4) Rosemary Clement-Moore-Fun paranormal YA writer. Sure, her books aren't groundbreaking, but they are so enjoyable.

5) Sarah Beth Durst-Always imaginative, and always different. I never know what I'm going to get with a Durst book because they're always different from her last book. That's pretty rare nowadays in YA.

6) Esther Friesner-Her Princesses of Myth series is fantastic and she's got quite a few adult books with equally strong female characters under her belt. Yet, next to no one has heard of her.

7) Libba Bray-Like Maureen, Bray is mildly well known in YA circles thanks to the awesome Gemma Doyle Trilogy and other books, but she's hardly ever mentioned in the book world which is a shame because I have a feeling many adults would enjoy her stuff.

8) Tamora Pierce-Again, well known to those who have been in YA long enough. Not so well known outside of YA. Tortall and Circle of Magic is probably one of YA's best kept secret series that enjoys success but doesn't get much media attention.

9) Sarah Rees Brennan-Like Johnson, Bray, and Pierce she's fairly well known, but she hasn't gotten to that instant name recognition like say Cassandra Clare. Which is a shame because Demon's Lexicon is fabulous, and Lynburn Legacy is looking like it's going to be just as awesome (I'm pining for the second book like whoa)

10) Gail Carriger-Well, like Brennan Carriger is starting to get there. But I still have to explain who she is to most people so she still counts on this list I guess.

Sunday, July 14, 2013

Stacking the Shelves: July 14th

This is a weekly meme hosted by Tynga over at Tynga's Reviews that tells people what new books we've gotten over the week.

Just the Bi-Weekly library haul this week:

Grisha Trilogy Book 2: Siege and Storm by Leigh Bardugo-No, I have no idea how I managed to get this one from the library so early. I suspect library gods are involved (by library gods, I mean the librarians who know me on sight and probably whisper to themselves "it's her again")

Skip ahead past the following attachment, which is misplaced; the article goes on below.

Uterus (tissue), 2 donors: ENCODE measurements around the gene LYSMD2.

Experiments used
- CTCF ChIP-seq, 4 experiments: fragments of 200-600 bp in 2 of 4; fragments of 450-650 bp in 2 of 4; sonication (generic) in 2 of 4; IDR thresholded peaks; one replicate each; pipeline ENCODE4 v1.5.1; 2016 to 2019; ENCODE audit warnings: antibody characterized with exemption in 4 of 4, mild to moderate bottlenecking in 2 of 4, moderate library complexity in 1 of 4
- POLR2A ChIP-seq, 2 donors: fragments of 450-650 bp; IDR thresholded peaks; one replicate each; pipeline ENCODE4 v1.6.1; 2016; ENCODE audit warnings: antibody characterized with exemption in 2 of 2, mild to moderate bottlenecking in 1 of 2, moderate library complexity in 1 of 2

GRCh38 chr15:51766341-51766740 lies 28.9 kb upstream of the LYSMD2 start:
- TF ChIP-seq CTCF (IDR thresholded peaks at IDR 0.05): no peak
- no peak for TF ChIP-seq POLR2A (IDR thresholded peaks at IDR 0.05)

Born of Illusion Book 1: Born of Illusion by Teri Brown-Historical fantasy involving Russian history. Bring it on.

Masque of the Red Death Book 2: Dance of the Red Death by Bethany Griffin-Was somewhat lukewarm about Masque of the Red Death, but it was good enough for me to want to pick up the sequel.

Sookie Stackhouse series Book 14: Dead Ever After by Charlaine Harris-The last Sookie Stackhouse book. ;cries; Well, next to last I guess since apparently Harris is releasing a wrap-up book of sorts this October that's going to answer questions about what happened to various characters. Which I thought was supposed to be what the last book of a series was for, but I guess not.

Splintered Book 1: Splintered by A. G. Howard-Fantasy that's supposed to be about Alice in Wonderland. Hopefully this goes better then Alice in Zombieland.

How to Lead a Life of Crime by Kirsten Miller-From the author of the Kiki Strike series so I had to give it a look.

Ustari Cycle series Book 1: Trickster by Jeff Somers-Adult UF thing that looked interesting but I've already tried reading it and couldn't get past the fifth chapter so don't expect a review.

Spies and Prejudice by Talia Vance-Pride and Prejudice redo with spies? Sign me the hell up.

Saturday, July 13, 2013

Book Review: Spirit's Chosen

TITLE: Spirit's Chosen
Princesses of Myth series Book 6 (or Himoko book 2)
AUTHOR: Esther Friesner
PUBLISHED: April 2013
GENRE: Retelling, Historical Fiction
PREMISE: Himoko embraces her destiny as a shaman as her world falls apart.
MY REVIEW: You guys know I love the Princesses of Myth series. So, you've probably already guessed my feelings on this book.
You're right: I adored it. Yes, like all the books, it drags a wee bit in the middle. But the way the author tells Himoko's story is still great.
Mostly I just love these books for giving us awesome female heroines and the great historical detail. This is just as solid as the rest. I can't wait for whichever heroine Friesner introduces to us, next.
WHO SHOULD READ: those that read Spirit's Princess, historical fiction fans, Retelling fans
MY RATING: Four out of Five shamans

Book Review: Legacy of the Clockwork Key

TITLE: Legacy of the Clockwork Key
Book 1 in the Secret Order series
AUTHOR: Kristin Bailey
PUBLISHED: March 2013
GENRE: Steampunk, Mystery
PREMISE: A girl gets a job at a manor and discovers a strange key that leads her to a mysterious organization.
MY REVIEW: was what it was? This is the author's first book so I'll admit, I'm giving a lot of leeway. Plus, I did get some enjoyment out of it. It wasn't half bad.
Meg was a enjoyable protagonist who didn't get on my nerves, the mystery was interesting enough to keep reading, and the writing was sound. Bailey's descriptions were fabulous, I could easily picture everything and wasn't confused.
It just...wasn't mind blowing. It's a decent library read, good for when you're in the mood for some historical mystery, but that's about it. It's not what I would call a must read.
WHO SHOULD READ: steampunk fans, The Dark Unwinding fans (reminded me a lot of that book)
MY RATING: Three and a half out of Five lost keys

Book Review: The Hundred Thousand Kingdoms